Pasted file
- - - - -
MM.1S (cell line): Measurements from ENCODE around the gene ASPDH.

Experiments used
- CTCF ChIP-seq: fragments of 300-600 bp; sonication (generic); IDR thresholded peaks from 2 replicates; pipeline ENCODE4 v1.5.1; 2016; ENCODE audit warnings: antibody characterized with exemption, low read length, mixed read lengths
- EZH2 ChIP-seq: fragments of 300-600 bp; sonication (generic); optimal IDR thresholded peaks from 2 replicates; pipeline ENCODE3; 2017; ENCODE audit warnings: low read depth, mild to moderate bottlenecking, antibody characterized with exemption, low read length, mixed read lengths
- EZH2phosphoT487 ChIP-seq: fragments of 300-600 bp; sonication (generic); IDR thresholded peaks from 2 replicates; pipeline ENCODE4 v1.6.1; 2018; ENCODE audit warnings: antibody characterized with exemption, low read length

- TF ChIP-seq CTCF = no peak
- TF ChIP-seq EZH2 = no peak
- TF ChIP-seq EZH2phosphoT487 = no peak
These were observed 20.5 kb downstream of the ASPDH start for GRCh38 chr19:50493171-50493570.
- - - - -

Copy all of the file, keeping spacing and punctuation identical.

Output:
MM.1S (cell line): Measurements from ENCODE around the gene ASPDH.

Experiments used
- CTCF ChIP-seq: fragments of 300-600 bp; sonication (generic); IDR thresholded peaks from 2 replicates; pipeline ENCODE4 v1.5.1; 2016; ENCODE audit warnings: antibody characterized with exemption, low read length, mixed read lengths
- EZH2 ChIP-seq: fragments of 300-600 bp; sonication (generic); optimal IDR thresholded peaks from 2 replicates; pipeline ENCODE3; 2017; ENCODE audit warnings: low read depth, mild to moderate bottlenecking, antibody characterized with exemption, low read length, mixed read lengths
- EZH2phosphoT487 ChIP-seq: fragments of 300-600 bp; sonication (generic); IDR thresholded peaks from 2 replicates; pipeline ENCODE4 v1.6.1; 2018; ENCODE audit warnings: antibody characterized with exemption, low read length

- TF ChIP-seq CTCF = no peak
- TF ChIP-seq EZH2 = no peak
- TF ChIP-seq EZH2phosphoT487 = no peak
These were observed 20.5 kb downstream of the ASPDH start for GRCh38 chr19:50493171-50493570.